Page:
RESIDENTS of Zimbabwe’s second largest city, Bulawayo, have sent an SOS in the wake of a debilitating water crisis in the metropolis where many are failing to access the precious liquid in a region which has been known for water scarcity for generations.

In their latest call for help, desperate residents have given their local authority, the Bulawayo City Council (BCC), a seven-day ultimatum to urgently sort out the water crisis in the city.

While we understand that BCC needs to move with haste on this issue, we believe this matter should directly fall in the hands of central government, which has not only let down Bulawayo but the capital city Harare also where it has watched at akimbo as the capital city turns into a health catastrophe due to a poor water supply situation.

The major challenge facing most, if not all our urban areas, has been inadequate raw water supplies, which we believe directly falls under government and its Zimbabwe National Water Authority. Since independence in 1980 government has been found wanting in terms of constructing new raw water sources for our urban areas where populations have been rapidly increasing hence raising water demand.

In fact, if truth be told, government has been sadly playing Russian roulette with our lives on the water issue because if at all it was serious about resolving Bulawayo’s water crisis, for instance, it should have sorted it out ages ago.

But sadly when the Lands, Agriculture, Water and Rural Development minister, Anxious Masuka visited the city last week he was too lackadaisical for our comfort when he suggested that government will only declare a state of disaster regarding Bulawayo’s water situation when a technical committee which has been set up to look into the issue makes its recommendations.

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Bulawayo, and indeed the country’s water situation — especially as an El Nino-induced drought intensifies, does not need such bureaucratic red tape.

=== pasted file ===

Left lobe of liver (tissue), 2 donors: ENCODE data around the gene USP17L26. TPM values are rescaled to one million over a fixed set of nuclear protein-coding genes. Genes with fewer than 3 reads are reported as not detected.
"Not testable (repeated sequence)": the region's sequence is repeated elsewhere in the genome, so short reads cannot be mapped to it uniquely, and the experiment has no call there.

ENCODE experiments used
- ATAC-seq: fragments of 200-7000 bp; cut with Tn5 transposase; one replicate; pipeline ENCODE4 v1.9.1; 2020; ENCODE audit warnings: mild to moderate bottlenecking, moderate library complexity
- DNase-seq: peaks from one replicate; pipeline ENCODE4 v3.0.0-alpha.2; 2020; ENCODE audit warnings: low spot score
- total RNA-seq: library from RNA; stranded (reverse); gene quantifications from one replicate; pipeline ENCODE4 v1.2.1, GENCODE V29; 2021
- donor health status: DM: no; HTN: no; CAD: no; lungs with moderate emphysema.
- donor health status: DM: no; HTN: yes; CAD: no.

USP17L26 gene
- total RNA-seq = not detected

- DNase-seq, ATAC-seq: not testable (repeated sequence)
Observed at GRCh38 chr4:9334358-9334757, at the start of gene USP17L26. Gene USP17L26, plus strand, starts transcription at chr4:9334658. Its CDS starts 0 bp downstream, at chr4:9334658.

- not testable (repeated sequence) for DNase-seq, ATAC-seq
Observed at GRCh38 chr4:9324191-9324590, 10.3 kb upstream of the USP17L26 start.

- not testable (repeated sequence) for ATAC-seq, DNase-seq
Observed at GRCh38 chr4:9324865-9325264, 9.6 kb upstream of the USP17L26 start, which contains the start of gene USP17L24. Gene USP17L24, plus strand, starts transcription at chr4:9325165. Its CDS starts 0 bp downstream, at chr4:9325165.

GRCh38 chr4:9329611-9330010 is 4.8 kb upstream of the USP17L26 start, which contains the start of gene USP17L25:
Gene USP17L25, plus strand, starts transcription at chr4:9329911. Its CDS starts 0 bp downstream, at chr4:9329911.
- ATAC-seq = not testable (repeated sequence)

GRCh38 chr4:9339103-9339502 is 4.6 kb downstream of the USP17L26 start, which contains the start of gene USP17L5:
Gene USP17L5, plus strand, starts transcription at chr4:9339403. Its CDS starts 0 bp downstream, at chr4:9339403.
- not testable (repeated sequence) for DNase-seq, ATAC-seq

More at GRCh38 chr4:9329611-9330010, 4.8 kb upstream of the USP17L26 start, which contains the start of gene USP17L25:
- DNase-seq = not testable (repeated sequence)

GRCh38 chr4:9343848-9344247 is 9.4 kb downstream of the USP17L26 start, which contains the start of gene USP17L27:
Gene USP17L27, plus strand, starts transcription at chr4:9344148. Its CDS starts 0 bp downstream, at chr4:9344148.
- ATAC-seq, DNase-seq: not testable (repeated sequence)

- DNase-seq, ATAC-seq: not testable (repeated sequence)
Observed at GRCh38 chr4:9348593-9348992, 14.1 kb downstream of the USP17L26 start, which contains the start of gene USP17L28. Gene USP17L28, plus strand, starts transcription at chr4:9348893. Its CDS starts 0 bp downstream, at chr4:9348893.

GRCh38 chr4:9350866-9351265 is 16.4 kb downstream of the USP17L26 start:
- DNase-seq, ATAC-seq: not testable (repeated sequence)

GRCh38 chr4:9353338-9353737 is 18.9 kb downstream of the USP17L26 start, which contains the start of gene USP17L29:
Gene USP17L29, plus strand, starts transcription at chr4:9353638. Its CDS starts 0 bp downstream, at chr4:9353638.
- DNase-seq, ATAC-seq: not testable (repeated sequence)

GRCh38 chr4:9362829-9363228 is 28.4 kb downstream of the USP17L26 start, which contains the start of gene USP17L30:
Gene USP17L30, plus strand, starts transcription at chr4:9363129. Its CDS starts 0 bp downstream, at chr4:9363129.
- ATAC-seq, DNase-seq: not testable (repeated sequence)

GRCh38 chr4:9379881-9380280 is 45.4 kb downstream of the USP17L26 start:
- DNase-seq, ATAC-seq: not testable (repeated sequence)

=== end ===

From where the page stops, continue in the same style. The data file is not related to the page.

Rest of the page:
For goodness sake, this is a crisis and for government to take its sweet time to make sure people in Bulawayo and elsewhere access water is a grave human rights violation. This is why on July 28, 2010, the United Nations General Assembly explicitly recognised through Resolution 64/292 the right to water and sanitation because “clean drinking water and sanitation are essential to the realisation of all human rights”.

So there is no room for excuses on the part of government on the issue of access to water for its citizens. The fact of the matter is that government has failed us and keeps failing us as far as the water supply situation in the country is concerned.

Water supply should be government’s top most priority over and above everything else because water is life and its failure to provide it is akin to shooting itself in both feet.

Incidentally, government has all along hepped about living no one and no place behind, so this is the chance for it to prove the sincerity of this mantra by making sure every citizens have access to water. There is absolutely no reason why Bulawayo residents should be issuing threats to their local authority when our capable government should sieze the moment and resolve their water challenges.